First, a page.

President Obama last Friday made his promised pledge to improve overall U.S. and intra-government cybersecurity. There weren't many specifics in his announcement, unless you were looking for a reiteration of his position on Net neutrality-and some of you probably were, but more on that in a moment.
Obama announced a plan to create a cybersecurity coordinator post (don't call it a "czar") in his administration. It is not clear yet who will fill that position, though the job so far looks similar to the administration CTO and CIO posts that he created, in that it is not particularly clear how far-reaching any of these positions will be, how influential they will be in working with other government agencies or what sort of interface they will have with private enterprise.
There's still time to decide all that, and for now, those interested in the Obama administration's take on cybersecurity can cozy up to the 76-page Cyberspace Policy Review that President Obama unveiled Friday. I haven't made it past page 11 yet, so I'll reserve judgment. But, page 11 is where we find out the answer to the burning question "What is cyberspace?" I know many of you may find it hard to keep reading after that, too, but thus far, the report and Obama's announcement are being greeted with at least polite applause and recognition that the President and the federal government are starting to tackle cybercrime in some respect. Even a small step forward is a significant enough step where this issue is concerned. Of course, there already have been plenty of cybercrime research reports from companies like Verizon Communications, Arbor Networks and many others, so the true freshness of the administration's attitude will become clear only as it actually takes some action on the issue.
Meanwhile, much media coverage and opinion has revolved around President Obama's statement during Friday's announcement that he is still "firmly committed to Net neutrality so we can keep the Internet as it should be -- open and free." Obama said this after clarifying that the cybersecurity commitment would not involve the monitoring of private sector networks and Internet traffic. The Los Angeles Times pointed out in its coverage of the announcement that Net neutrality has become somewhat of a forgotten issue. Though, if it's been forgotten, the forgetting primarily was done by the Obama administration and Congress. While Net neutrality has been on the back burner legislatively and, at least at a high level-politically-Net neutrality proponents and opponents have been working very hard to keep the issue from slipping out of sight. Also, activities such as metered broadband usage tests have kept the issue in the spotlight.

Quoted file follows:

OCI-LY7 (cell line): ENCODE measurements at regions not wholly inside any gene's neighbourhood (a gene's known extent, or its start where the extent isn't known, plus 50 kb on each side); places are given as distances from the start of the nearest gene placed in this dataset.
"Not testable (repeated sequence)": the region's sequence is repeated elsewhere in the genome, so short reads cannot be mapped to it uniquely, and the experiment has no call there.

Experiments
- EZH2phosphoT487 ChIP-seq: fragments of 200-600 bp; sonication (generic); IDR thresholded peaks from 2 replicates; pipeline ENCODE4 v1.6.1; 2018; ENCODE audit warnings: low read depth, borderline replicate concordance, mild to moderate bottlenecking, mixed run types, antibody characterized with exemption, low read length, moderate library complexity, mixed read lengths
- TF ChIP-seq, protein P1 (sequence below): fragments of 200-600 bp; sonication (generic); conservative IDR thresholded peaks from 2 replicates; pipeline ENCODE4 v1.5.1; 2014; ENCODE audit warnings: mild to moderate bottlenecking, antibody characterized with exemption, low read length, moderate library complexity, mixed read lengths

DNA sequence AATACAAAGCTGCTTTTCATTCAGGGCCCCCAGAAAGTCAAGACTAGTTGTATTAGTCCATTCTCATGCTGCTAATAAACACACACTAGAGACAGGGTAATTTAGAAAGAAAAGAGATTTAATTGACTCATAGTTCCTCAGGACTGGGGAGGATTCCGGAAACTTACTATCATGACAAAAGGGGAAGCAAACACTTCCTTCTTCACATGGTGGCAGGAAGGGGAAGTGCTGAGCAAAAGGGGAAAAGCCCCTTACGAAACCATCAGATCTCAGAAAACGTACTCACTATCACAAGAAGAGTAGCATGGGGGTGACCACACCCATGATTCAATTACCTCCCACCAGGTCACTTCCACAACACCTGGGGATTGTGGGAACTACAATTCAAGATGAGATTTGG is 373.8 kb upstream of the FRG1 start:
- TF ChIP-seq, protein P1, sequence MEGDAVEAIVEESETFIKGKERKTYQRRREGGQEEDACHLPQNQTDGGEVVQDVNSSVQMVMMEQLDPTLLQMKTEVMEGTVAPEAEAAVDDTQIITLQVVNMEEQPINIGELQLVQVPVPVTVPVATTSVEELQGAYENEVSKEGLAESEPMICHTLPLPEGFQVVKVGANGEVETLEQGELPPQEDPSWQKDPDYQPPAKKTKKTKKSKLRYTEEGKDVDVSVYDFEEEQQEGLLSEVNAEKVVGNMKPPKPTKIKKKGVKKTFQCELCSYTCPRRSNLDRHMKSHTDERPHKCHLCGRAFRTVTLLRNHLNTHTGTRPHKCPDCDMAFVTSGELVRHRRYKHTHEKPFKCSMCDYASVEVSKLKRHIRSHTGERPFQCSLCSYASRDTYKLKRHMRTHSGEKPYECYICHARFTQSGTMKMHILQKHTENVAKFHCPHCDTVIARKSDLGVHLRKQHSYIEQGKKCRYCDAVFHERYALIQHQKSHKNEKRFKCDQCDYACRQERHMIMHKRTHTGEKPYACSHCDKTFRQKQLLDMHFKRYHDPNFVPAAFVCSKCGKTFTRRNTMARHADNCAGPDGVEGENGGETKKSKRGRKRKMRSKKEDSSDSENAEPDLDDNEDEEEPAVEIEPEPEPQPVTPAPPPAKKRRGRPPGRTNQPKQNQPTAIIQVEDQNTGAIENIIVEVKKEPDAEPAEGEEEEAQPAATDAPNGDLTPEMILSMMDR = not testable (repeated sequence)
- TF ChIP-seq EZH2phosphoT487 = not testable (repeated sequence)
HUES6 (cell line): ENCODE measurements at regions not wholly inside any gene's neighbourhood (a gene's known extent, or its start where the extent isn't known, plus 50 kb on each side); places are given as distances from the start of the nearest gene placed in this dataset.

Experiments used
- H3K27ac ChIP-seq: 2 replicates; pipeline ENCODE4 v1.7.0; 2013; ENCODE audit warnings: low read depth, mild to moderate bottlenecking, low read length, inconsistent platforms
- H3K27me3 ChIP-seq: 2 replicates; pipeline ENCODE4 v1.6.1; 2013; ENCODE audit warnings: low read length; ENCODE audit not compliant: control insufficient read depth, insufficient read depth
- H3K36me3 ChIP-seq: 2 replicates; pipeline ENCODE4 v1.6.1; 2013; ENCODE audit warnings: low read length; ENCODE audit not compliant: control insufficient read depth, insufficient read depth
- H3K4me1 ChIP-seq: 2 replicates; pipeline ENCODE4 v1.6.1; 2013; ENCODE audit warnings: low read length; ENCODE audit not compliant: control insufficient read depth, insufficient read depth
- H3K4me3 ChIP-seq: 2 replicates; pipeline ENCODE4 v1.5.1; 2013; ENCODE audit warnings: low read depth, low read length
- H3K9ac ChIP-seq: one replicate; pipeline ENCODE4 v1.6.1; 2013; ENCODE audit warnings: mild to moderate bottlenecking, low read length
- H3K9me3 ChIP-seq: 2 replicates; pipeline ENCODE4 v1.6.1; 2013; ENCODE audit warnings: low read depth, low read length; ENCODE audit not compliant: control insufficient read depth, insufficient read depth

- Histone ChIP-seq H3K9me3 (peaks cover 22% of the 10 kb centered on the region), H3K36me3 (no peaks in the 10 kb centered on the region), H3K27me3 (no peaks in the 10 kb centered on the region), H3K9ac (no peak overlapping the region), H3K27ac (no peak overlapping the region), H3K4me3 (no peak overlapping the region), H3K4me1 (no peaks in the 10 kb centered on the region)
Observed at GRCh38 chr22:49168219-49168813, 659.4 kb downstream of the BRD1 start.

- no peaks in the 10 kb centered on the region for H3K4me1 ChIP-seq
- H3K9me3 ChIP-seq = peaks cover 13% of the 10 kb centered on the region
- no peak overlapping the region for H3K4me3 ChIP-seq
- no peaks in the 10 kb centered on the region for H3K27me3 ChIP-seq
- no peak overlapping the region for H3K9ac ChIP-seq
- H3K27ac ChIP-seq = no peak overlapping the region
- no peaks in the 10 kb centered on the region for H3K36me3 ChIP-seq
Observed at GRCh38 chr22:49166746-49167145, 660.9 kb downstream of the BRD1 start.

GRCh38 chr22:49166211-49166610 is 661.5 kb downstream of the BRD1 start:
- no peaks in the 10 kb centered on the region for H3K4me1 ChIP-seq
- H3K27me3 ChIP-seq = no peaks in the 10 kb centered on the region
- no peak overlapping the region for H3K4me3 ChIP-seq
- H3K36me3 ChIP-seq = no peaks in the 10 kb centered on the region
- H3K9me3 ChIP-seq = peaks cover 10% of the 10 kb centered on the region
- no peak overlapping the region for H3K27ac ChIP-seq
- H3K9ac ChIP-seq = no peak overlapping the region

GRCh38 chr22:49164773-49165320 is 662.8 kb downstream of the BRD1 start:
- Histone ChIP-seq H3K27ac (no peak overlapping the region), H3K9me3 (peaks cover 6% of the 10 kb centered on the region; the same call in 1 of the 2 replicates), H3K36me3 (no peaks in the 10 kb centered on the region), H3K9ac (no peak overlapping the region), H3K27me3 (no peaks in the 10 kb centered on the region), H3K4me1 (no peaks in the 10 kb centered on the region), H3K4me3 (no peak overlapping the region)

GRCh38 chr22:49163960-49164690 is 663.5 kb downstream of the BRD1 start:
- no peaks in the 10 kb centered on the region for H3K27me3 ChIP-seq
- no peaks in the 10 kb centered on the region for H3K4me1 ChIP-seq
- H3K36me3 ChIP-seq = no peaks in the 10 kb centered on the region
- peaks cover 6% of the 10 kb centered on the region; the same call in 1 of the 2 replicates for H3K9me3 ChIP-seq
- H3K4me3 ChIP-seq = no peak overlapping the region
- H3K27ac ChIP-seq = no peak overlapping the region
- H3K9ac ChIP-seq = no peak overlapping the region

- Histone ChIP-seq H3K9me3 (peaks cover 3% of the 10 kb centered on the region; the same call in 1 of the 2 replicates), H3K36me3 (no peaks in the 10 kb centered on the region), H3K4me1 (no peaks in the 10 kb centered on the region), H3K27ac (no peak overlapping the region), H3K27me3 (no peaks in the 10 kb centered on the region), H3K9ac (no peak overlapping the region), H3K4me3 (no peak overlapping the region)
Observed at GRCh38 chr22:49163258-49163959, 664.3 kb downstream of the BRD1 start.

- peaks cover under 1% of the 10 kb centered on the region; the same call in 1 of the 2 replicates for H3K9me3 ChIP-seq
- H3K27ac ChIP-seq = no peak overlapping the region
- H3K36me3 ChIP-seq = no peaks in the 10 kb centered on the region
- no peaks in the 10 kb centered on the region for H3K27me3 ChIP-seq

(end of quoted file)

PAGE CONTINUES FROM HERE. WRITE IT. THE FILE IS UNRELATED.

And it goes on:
Was President Obama's statement about Net neutrality just a preemptive strike against a likely initial question about the government's cybersecurity plans, or was it driven to some degree by advisors-an increasing number of which come from Google, by the way-who are telling the President that it is now time for him to move Net neutrality to the front burner?
- The Los Angeles Times has this story
Verizon CEO Ivan Seidenberg recently spoke out against Net neutrality
Net neutrality advocates have not been quiet either
Verizon and others have studied cybercrime trends